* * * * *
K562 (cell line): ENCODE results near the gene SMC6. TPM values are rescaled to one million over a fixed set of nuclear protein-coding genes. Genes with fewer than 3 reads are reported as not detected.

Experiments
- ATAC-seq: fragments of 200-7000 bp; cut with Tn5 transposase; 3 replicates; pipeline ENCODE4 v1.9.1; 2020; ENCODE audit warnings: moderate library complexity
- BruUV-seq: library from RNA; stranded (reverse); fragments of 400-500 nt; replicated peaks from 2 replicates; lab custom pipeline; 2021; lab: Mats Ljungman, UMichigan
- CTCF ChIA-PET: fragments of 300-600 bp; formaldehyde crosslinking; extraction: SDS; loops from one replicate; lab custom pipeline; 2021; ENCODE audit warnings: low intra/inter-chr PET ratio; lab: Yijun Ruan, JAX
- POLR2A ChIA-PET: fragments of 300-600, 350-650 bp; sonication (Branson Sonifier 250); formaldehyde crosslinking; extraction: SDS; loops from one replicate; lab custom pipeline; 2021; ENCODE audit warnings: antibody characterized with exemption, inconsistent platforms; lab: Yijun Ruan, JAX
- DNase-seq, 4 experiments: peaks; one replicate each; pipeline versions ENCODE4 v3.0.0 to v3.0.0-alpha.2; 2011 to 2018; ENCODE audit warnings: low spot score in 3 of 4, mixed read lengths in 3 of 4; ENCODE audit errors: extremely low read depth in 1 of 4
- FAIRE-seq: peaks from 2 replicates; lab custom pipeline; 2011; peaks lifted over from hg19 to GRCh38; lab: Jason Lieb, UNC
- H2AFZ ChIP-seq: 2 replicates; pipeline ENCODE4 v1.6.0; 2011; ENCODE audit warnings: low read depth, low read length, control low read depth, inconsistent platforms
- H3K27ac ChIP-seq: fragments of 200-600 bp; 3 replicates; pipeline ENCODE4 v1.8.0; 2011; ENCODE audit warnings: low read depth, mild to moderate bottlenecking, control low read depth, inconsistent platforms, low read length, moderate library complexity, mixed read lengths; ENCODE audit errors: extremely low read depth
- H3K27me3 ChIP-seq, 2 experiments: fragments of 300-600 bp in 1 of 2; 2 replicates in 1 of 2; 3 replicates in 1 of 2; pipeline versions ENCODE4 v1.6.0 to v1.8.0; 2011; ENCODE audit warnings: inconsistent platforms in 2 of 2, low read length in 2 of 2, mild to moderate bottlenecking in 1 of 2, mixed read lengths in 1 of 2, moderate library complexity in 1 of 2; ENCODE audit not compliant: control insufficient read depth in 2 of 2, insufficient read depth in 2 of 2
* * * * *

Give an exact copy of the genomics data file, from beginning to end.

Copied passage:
K562 (cell line): ENCODE results near the gene SMC6. TPM values are rescaled to one million over a fixed set of nuclear protein-coding genes. Genes with fewer than 3 reads are reported as not detected.

Experiments
- ATAC-seq: fragments of 200-7000 bp; cut with Tn5 transposase; 3 replicates; pipeline ENCODE4 v1.9.1; 2020; ENCODE audit warnings: moderate library complexity
- BruUV-seq: library from RNA; stranded (reverse); fragments of 400-500 nt; replicated peaks from 2 replicates; lab custom pipeline; 2021; lab: Mats Ljungman, UMichigan
- CTCF ChIA-PET: fragments of 300-600 bp; formaldehyde crosslinking; extraction: SDS; loops from one replicate; lab custom pipeline; 2021; ENCODE audit warnings: low intra/inter-chr PET ratio; lab: Yijun Ruan, JAX
- POLR2A ChIA-PET: fragments of 300-600, 350-650 bp; sonication (Branson Sonifier 250); formaldehyde crosslinking; extraction: SDS; loops from one replicate; lab custom pipeline; 2021; ENCODE audit warnings: antibody characterized with exemption, inconsistent platforms; lab: Yijun Ruan, JAX
- DNase-seq, 4 experiments: peaks; one replicate each; pipeline versions ENCODE4 v3.0.0 to v3.0.0-alpha.2; 2011 to 2018; ENCODE audit warnings: low spot score in 3 of 4, mixed read lengths in 3 of 4; ENCODE audit errors: extremely low read depth in 1 of 4
- FAIRE-seq: peaks from 2 replicates; lab custom pipeline; 2011; peaks lifted over from hg19 to GRCh38; lab: Jason Lieb, UNC
- H2AFZ ChIP-seq: 2 replicates; pipeline ENCODE4 v1.6.0; 2011; ENCODE audit warnings: low read depth, low read length, control low read depth, inconsistent platforms
- H3K27ac ChIP-seq: fragments of 200-600 bp; 3 replicates; pipeline ENCODE4 v1.8.0; 2011; ENCODE audit warnings: low read depth, mild to moderate bottlenecking, control low read depth, inconsistent platforms, low read length, moderate library complexity, mixed read lengths; ENCODE audit errors: extremely low read depth
- H3K27me3 ChIP-seq, 2 experiments: fragments of 300-600 bp in 1 of 2; 2 replicates in 1 of 2; 3 replicates in 1 of 2; pipeline versions ENCODE4 v1.6.0 to v1.8.0; 2011; ENCODE audit warnings: inconsistent platforms in 2 of 2, low read length in 2 of 2, mild to moderate bottlenecking in 1 of 2, mixed read lengths in 1 of 2, moderate library complexity in 1 of 2; ENCODE audit not compliant: control insufficient read depth in 2 of 2, insufficient read depth in 2 of 2